1. Stommel’s discussion reaffirms that with hybridity there is often conflict, or at least contention. As Burnett and Madden note, he offers a helpful list of binary concepts—what he terms, “intersections”–that function as intellectual spaces where hybridity “happens.” Included in this list are several dichotomies that have been the focus of both my scholarship and my teaching for several years:

    Physical Learning Space / Virtual Learning Space
    Academic Space / Extra-academic Space
    Institutional Education / Informal Education
    Scholars / Teachers
    Disciplinarity / Interdisciplinarity
    Individual Teachers, Students, and Scholars / Collaborative Communities
    Learning in Schools / Learning in the World
    Use of Tools / Critical Engagement with Tools

    While I have been highly educated (disciplined) in physical academic institutions (I would, in fact, call myself over-educated to the point of occupational psychosis) where my scholar-professors instructed me in how to use various tools, my approach to texts has been highly influenced by the virtual, extra-academic online communities that make up slash fandom. Slash is a type of fanwork in which two characters of the same sex or gender are presented as being in a sexual or romantic situation or relationship with each other. Slash fandom, then, is the greater “slashing” fandom community.

    Most fan scholarship—notably from Henry Jenkins, Constance Penley, Camille Bacon-Smith, and Rhiannon Bury—focuses on slash fandom as a subversive and communal practice that provides a counter-hegemonic discourse about popular media texts. But slash is, when thought of as a form of hybridity, an intersection of author/reader, consumer/producer, canon/noncanon, as well as critical inquiry related to ownership, heteronormativity, gender, and sexuality.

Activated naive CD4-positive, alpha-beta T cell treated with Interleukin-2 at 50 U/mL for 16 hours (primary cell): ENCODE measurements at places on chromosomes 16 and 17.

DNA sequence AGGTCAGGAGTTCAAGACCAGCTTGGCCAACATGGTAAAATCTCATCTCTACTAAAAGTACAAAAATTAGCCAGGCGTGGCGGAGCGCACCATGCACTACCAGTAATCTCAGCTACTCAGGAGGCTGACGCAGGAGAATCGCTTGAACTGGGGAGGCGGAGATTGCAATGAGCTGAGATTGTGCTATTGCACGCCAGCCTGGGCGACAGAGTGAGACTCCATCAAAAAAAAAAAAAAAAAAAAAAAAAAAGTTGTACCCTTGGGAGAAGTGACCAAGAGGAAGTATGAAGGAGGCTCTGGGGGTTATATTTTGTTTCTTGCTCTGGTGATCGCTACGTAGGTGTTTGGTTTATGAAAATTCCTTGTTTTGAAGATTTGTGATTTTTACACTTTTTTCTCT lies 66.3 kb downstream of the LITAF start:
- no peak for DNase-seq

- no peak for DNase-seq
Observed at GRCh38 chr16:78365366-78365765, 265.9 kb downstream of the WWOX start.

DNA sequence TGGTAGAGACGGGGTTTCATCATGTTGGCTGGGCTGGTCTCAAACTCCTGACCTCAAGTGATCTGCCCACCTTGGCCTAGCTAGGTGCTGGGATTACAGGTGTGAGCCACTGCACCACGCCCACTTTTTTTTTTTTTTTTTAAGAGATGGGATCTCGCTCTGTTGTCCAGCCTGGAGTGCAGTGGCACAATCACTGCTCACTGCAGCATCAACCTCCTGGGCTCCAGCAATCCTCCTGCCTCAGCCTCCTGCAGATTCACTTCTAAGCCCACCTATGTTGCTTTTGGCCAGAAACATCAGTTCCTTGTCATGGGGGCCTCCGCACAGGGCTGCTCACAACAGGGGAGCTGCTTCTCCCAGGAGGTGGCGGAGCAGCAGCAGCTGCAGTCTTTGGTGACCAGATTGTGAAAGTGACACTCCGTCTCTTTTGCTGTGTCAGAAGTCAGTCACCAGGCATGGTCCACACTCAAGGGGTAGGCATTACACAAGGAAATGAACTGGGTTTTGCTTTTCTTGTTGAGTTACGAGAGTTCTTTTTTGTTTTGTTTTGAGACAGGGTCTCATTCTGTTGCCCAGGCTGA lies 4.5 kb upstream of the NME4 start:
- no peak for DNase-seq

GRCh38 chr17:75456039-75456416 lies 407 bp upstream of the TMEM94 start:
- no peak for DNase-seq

While it was my professors who introduced me to the postmodern logic of “both/and,” it was the slashers who made me understand that such logic is subversive, even taboo to mainstream society. It was slashers who taught me that cultural critique does not occur solely within essays canonized within the ivory tower, but can be found in the fictions, vids, and art posted on online community blogs. It is due to my informal, collaborative education that I am able to engage critically with cultural texts, questioning the ideologies and assumptions therein, as well as question what is meant by “text.”

    In my scholarship and teaching I have sought to “slash” many of the dichotomies found on Stommel’s list, not only in my personal scholarly and pedagogy practices but in my assignments. One assignment that I have successfully taught over the past few years is a critical analysis of online collaborative software. In groups of 3-5, students compose a white paper advocating for an online collaborative software. In addition to writing about the software they select, they must also use this software during the writing of the paper, and include a usability analysis of how the online collaborative software is helpful as a tool of collaboration when working on large projects (such as a report). This “box of mirrors,” “self-reflexive” or “meta” approach is something that I learned from slash fandom, and by turning the assignment into a critical exercise, I avoid committing one of the oft-committed sins of technical writing pedagogy—that of focusing overly much on the final product.